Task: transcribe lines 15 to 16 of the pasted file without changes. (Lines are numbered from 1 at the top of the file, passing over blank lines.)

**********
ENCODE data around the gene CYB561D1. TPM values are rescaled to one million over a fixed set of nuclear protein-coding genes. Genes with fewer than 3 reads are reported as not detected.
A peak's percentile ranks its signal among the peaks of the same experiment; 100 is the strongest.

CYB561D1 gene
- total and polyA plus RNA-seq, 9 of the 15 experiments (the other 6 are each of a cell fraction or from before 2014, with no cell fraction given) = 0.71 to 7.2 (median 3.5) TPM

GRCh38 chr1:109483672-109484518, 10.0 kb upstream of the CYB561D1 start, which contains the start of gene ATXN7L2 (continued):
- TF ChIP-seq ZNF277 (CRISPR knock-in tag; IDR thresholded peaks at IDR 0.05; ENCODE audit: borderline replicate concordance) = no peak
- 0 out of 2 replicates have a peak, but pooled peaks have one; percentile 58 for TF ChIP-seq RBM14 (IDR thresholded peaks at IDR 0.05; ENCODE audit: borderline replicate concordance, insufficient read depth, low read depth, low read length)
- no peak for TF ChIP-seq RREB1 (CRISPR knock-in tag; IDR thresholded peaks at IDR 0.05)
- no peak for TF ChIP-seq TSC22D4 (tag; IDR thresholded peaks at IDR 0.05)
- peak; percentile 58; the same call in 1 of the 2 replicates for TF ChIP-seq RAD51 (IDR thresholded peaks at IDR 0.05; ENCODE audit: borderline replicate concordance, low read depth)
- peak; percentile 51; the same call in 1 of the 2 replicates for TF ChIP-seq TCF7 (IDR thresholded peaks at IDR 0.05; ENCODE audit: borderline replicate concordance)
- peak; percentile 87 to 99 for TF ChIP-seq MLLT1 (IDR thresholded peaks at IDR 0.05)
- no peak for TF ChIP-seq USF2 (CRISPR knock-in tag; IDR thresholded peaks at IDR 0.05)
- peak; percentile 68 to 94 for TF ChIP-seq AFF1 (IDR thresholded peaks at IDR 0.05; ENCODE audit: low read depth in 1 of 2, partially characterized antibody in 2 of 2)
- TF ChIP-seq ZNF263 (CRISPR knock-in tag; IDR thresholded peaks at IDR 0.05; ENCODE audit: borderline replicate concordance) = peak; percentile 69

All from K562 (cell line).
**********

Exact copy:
- TF ChIP-seq ZNF263 (CRISPR knock-in tag; IDR thresholded peaks at IDR 0.05; ENCODE audit: borderline replicate concordance) = peak; percentile 69

All from K562 (cell line).